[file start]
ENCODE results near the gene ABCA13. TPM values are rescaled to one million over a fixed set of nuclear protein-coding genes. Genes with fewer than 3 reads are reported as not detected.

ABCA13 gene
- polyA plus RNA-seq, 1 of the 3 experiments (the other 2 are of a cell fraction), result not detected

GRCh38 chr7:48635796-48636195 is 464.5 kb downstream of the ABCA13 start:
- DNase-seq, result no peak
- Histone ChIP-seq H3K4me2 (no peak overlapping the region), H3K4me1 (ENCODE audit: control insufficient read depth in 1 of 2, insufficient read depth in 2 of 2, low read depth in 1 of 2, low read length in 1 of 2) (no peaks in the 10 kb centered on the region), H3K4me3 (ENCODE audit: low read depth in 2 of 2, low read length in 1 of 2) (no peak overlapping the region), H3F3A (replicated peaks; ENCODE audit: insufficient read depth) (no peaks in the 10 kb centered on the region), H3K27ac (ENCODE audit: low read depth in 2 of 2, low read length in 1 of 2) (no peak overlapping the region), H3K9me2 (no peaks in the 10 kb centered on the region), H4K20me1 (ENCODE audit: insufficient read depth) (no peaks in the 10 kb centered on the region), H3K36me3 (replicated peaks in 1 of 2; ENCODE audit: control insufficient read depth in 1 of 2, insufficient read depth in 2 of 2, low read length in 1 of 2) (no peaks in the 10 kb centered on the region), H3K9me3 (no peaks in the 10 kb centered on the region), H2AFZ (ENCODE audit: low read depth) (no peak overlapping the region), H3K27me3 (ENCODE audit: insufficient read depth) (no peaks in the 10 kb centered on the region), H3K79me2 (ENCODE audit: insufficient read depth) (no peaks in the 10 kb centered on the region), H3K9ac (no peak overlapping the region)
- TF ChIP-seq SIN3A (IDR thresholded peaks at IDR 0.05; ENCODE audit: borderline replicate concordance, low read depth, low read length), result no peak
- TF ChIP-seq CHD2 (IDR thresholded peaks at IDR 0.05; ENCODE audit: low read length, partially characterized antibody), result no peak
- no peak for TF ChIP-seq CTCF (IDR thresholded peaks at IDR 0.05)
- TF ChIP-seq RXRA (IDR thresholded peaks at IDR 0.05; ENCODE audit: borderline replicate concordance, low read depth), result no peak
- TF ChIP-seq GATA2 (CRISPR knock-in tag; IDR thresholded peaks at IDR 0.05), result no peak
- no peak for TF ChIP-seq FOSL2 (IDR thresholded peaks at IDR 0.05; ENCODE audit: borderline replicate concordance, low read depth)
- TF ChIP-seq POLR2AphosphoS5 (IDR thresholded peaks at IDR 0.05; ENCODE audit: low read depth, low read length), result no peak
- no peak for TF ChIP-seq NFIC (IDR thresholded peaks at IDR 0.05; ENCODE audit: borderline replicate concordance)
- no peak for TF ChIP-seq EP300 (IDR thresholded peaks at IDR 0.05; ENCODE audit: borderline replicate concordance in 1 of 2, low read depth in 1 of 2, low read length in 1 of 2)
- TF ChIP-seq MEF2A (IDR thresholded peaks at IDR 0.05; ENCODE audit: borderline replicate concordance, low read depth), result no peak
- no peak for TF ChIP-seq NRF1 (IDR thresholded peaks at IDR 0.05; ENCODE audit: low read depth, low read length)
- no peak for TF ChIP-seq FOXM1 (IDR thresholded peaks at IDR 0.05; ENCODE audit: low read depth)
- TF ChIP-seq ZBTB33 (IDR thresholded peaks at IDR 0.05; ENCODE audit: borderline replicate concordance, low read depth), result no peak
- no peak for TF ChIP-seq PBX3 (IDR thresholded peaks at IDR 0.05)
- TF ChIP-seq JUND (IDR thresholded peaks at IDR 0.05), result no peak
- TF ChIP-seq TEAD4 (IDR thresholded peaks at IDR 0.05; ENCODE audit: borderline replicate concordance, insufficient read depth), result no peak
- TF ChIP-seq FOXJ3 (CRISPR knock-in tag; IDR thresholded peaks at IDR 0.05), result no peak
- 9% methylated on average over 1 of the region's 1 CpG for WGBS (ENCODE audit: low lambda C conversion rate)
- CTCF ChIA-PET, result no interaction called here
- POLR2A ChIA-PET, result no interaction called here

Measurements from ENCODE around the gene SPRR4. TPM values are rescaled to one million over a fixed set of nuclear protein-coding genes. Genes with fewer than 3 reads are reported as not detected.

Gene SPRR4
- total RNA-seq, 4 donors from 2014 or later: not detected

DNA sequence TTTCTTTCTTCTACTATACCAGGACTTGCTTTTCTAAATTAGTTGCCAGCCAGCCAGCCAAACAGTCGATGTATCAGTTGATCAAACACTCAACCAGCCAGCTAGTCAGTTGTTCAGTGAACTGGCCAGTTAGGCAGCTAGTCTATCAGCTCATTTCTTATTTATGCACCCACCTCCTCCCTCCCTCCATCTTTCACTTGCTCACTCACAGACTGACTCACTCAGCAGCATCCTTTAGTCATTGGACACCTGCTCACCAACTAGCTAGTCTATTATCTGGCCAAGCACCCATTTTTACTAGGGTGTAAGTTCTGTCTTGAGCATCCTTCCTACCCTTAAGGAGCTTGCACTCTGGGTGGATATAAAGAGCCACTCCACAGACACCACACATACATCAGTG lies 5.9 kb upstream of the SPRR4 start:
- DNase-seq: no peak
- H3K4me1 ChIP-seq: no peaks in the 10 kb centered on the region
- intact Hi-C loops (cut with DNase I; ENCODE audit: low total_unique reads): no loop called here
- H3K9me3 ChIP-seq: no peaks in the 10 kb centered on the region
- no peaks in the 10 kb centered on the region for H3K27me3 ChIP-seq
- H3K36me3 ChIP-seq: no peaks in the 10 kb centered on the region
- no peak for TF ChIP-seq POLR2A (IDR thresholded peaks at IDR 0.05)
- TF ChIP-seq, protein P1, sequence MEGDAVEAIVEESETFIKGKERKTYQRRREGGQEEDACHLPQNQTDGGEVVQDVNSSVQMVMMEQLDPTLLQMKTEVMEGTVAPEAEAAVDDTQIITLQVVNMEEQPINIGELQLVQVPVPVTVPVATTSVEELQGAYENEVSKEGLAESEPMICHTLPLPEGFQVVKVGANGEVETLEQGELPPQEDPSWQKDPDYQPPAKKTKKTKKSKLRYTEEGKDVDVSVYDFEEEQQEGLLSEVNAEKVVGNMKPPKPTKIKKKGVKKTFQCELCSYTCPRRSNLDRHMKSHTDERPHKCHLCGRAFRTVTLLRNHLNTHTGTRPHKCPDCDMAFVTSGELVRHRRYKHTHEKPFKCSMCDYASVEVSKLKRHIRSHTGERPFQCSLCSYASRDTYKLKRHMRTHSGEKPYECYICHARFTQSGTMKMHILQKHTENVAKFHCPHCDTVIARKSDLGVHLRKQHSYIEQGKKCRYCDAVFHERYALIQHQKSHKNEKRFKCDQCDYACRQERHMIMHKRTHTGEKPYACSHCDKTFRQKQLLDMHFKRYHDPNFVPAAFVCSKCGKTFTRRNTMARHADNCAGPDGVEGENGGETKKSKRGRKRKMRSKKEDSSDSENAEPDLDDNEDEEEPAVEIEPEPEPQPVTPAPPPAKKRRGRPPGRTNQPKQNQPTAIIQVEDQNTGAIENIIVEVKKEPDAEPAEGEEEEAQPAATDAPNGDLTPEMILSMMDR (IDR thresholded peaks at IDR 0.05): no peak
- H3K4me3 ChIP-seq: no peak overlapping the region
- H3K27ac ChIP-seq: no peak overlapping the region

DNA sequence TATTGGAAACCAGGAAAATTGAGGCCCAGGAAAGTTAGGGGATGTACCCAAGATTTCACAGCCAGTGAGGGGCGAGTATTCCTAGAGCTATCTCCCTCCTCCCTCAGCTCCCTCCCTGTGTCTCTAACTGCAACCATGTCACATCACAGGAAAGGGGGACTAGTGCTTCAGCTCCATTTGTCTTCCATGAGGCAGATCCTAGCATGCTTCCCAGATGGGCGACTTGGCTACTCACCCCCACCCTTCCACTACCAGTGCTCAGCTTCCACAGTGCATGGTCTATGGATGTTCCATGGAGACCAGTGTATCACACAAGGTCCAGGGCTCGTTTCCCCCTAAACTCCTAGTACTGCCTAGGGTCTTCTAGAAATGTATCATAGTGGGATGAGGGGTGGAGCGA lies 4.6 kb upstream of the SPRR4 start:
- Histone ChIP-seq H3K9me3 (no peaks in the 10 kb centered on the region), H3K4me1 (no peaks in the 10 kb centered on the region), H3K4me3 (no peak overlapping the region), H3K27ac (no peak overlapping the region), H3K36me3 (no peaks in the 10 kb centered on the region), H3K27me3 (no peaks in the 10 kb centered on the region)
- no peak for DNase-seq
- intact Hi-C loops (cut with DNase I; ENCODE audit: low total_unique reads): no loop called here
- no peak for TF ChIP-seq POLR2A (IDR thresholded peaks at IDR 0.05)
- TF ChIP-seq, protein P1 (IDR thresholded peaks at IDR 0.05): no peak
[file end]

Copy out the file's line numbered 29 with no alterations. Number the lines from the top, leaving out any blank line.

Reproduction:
- total RNA-seq, 4 donors from 2014 or later: not detected